Gagliano Family Violin & François Nicolas Voirin Bow, ca. 1800
My uncle played the violin, and I think I was earmarked to have this violin as the person to bequeath it to. I got a little violin when I was seven years old and was coerced into playing. He dated the violin teacher. So I played all those years, and I started to enjoy it when I was in high school and then I played it through college. And recently I've just played it in my daughter's preschool and grade school, and last December I made an attempt to play at a community Messiah program.
Good for you. Tell me a little bit more about your uncle.
My uncle played in an orchestra. And he was an optometrist and this is what he did on the side for entertainment. And he went on this quest for the best violin he could find, and I always heard about this great violin, but nobody knew if it was really great or if that was just a rumor.
It's from the Gagliano family of Naples, and it dates from about 1800 to 1810. Now, the Gagliano family was a huge dynasty of makers that went from the early 1700s all the way to the late 1800s. At the time, Naples was really the cultural center of Italy. All the great theaters were presenting operas, symphonies, soloists. It was a fantastic mix of musical life. But the poor violin makers were basically working for pasta. Including the Gagliano family, although they were so prolific in their output. They were really the prevailing family in Naples. And with this particular violin, I think that it was probably a collaboration between two generations. The label inside reads "Nicolo Gagliano," who was the most famous and maybe the most prolific maker in the family. And he also had his sons helping him. His sons were named Joseph and Antonio. The work on this violin... I don't see only the hand of Nicolo, but I do see the work of his sons Joseph and Antonio. It's worth just a little bit less than if it was purely by Nicolo. It's a little bit later than his prime time. The violin is in wonderful condition. It's a typical Gagliano model, a very powerful, broad arching. It projects a huge sound. That's what makes this violin always a favorite for professional players who are kind of on a budget or just starting. The top is probably made of Italian red spruce. As we go up, we see a lot of wear to the front of the scroll, and that gives us a clue to its age. And we see that on the back, too, where it used to be sliding in and out of the case. It's almost worn flat in that area. But you see the more protected areas are quite crisp and clean. The sides and the back are made of Yugoslavian maple. This is a very high grade of maple, very light and very strong, the best violin-making wood in the world. This is a beautiful two-piece back. And you see a lot of the original varnish still on there. All in all, it's in very, very good condition. Looking at the bow, this bow was made in France at the shop of Jean-Baptiste Vuillaume, who was the most famous violin dealer of his day. He had a whole crew of bow makers. Among them, which was his favorite, was François Nicolas Voirin. All of the bows from Vuillaume's shop have his stamp on them, and the head's bell shape is what helps us to identify it as the early period of François Nicolas Voirin. And these are the favorite bows of musicians nowadays, because they play fantastically. The way to identify further the origin of this bow is to look at the actual stamp on it. And for that, we have to turn it upside down, because that's the way the French stamp their bows. So, this being an early work of François Nicolas Voirin, because of its condition-- it's a little bit worn, it's got some cracks in the frog that have been repaired-- I'm going to value the bow at $12,000 to $14,000.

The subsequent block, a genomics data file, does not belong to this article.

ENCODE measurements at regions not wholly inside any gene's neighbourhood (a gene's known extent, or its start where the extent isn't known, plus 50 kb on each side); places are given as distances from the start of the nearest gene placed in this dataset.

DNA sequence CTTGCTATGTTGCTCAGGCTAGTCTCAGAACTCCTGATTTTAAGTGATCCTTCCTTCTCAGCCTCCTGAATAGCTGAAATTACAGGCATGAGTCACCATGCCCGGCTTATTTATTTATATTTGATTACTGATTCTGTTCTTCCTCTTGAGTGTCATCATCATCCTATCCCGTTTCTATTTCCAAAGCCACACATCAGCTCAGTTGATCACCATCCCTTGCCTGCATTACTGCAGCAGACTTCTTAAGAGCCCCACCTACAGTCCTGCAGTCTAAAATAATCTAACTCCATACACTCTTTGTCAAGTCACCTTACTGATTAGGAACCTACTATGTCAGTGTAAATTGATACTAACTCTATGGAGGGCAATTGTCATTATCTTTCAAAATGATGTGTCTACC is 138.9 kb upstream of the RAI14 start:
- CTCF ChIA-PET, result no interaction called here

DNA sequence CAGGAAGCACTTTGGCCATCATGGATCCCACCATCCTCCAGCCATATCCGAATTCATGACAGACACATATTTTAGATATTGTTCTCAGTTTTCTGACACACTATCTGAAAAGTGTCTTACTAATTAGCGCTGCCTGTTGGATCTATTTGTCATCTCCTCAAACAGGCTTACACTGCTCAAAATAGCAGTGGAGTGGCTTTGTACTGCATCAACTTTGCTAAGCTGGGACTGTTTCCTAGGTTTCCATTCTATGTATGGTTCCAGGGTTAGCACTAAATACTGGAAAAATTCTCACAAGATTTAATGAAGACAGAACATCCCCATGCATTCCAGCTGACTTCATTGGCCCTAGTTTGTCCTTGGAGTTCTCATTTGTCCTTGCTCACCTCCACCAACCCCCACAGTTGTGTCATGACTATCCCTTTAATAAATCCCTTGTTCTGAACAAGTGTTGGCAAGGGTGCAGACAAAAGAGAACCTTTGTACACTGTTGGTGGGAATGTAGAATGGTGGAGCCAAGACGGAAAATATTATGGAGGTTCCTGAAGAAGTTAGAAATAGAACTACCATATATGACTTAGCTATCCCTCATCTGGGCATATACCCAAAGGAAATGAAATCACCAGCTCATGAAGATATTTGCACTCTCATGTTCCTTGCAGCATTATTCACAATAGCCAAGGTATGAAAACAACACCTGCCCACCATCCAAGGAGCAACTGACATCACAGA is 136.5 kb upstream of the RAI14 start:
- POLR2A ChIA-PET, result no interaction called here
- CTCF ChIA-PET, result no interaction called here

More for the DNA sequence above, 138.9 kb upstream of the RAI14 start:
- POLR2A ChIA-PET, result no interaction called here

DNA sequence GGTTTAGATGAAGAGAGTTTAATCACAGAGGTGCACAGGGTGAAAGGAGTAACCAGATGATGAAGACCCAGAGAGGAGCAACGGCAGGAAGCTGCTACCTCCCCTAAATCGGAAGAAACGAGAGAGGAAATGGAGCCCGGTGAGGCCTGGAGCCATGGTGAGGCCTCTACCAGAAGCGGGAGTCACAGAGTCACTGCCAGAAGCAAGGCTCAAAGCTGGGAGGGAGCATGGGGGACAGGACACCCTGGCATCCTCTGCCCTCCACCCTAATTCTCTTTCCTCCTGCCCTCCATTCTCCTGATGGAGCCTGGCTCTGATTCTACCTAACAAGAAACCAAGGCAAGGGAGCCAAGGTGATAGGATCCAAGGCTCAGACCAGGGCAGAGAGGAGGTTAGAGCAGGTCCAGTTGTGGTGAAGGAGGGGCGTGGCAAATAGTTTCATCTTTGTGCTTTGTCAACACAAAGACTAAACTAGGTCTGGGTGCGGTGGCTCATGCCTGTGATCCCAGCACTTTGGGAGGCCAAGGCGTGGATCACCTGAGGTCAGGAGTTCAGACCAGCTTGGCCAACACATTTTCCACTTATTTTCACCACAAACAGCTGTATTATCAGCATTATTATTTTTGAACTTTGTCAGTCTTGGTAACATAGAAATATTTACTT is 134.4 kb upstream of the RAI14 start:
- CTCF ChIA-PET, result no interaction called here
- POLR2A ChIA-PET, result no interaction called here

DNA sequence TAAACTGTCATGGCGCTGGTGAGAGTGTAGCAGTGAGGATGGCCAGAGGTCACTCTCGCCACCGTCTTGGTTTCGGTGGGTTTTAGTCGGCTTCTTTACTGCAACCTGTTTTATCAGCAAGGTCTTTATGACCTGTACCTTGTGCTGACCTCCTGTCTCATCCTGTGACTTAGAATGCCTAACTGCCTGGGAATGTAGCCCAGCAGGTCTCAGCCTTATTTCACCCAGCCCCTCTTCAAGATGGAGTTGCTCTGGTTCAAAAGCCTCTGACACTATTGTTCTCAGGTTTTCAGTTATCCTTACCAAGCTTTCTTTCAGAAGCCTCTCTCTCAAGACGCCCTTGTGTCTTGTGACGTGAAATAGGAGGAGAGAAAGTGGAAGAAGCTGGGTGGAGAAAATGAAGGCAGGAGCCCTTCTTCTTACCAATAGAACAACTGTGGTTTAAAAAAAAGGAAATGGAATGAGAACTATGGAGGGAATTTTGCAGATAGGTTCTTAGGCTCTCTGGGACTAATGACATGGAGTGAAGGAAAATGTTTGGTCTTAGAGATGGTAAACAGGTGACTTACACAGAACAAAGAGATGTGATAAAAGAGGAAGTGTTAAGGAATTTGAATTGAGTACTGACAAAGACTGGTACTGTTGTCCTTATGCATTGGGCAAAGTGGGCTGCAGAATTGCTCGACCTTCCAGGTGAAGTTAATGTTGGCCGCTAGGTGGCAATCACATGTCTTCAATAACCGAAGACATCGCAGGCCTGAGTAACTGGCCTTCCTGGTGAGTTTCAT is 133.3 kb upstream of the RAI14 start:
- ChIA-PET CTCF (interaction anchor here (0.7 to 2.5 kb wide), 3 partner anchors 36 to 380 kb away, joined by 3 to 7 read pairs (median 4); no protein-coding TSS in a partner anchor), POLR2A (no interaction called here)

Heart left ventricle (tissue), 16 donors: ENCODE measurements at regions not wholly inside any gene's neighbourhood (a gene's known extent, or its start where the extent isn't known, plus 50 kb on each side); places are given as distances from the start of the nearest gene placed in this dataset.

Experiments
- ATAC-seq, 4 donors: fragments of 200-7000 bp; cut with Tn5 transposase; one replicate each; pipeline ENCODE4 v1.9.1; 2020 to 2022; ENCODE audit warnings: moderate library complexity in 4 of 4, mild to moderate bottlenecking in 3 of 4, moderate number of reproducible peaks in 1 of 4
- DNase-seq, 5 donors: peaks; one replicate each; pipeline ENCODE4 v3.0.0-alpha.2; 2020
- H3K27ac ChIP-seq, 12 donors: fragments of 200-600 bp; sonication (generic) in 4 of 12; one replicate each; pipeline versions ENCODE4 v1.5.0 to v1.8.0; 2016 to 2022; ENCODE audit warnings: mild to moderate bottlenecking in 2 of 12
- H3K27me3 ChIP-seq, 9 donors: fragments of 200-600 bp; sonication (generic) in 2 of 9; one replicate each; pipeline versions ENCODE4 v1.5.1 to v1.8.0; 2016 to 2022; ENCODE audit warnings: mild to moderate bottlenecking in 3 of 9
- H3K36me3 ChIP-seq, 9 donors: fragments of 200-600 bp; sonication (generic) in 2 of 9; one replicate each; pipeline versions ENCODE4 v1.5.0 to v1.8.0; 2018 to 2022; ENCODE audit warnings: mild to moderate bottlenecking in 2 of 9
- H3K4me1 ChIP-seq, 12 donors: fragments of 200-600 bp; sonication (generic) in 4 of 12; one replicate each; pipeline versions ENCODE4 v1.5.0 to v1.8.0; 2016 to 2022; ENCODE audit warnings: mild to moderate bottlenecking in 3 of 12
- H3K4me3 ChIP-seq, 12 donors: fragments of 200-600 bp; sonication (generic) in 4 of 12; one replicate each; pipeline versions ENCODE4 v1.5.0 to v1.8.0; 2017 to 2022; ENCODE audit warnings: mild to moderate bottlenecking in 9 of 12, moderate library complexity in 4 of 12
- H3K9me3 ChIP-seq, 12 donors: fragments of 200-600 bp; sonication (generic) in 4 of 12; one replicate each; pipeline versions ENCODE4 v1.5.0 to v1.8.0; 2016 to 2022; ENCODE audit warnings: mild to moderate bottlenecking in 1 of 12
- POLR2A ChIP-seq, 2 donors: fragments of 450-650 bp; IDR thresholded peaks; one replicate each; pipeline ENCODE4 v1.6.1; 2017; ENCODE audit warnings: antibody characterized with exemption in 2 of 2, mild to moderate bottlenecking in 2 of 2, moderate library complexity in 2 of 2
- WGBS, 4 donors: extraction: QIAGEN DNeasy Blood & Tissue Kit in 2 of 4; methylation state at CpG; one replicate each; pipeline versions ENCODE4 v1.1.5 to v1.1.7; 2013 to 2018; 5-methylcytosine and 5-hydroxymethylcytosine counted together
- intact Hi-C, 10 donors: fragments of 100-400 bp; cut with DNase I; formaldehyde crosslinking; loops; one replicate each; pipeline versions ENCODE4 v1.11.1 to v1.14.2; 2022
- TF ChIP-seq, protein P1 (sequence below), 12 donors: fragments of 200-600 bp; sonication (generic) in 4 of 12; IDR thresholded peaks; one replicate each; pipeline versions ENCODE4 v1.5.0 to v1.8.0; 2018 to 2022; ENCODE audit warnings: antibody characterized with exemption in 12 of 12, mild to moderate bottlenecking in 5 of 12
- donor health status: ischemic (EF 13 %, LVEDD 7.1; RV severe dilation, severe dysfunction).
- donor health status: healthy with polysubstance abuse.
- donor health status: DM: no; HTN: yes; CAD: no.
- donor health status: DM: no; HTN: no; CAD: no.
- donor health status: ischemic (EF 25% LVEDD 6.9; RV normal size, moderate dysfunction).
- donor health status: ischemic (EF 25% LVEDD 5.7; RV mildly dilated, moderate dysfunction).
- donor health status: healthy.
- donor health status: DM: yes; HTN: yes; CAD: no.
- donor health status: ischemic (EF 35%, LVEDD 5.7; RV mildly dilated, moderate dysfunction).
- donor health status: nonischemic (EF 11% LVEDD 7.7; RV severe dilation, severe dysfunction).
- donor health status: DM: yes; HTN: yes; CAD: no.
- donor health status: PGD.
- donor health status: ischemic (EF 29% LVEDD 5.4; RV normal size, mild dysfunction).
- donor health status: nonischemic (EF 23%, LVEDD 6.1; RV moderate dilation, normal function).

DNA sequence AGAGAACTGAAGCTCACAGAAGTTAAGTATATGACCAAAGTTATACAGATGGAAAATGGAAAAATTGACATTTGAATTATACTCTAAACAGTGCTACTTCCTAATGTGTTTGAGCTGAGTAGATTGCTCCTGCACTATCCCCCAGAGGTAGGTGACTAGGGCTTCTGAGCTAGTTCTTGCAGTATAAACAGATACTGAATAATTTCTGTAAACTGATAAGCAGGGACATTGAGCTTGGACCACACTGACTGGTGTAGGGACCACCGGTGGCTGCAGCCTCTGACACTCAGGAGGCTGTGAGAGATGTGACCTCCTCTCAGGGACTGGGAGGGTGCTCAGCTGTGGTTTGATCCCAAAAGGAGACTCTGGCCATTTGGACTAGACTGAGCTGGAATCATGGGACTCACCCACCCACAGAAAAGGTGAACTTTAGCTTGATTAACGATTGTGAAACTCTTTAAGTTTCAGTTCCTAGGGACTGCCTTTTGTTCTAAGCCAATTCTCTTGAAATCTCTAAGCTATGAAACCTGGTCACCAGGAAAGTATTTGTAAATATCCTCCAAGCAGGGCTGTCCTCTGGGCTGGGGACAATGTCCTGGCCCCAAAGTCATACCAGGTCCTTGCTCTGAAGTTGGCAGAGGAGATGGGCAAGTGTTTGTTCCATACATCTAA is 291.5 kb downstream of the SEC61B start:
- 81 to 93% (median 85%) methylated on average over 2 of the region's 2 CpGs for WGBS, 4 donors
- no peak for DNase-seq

And the violin at $60,000 to $80,000.
Very conservatively. And that would be an auction value.
Wow! I would have never guessed. (laughs)
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Last Tango in Halifax
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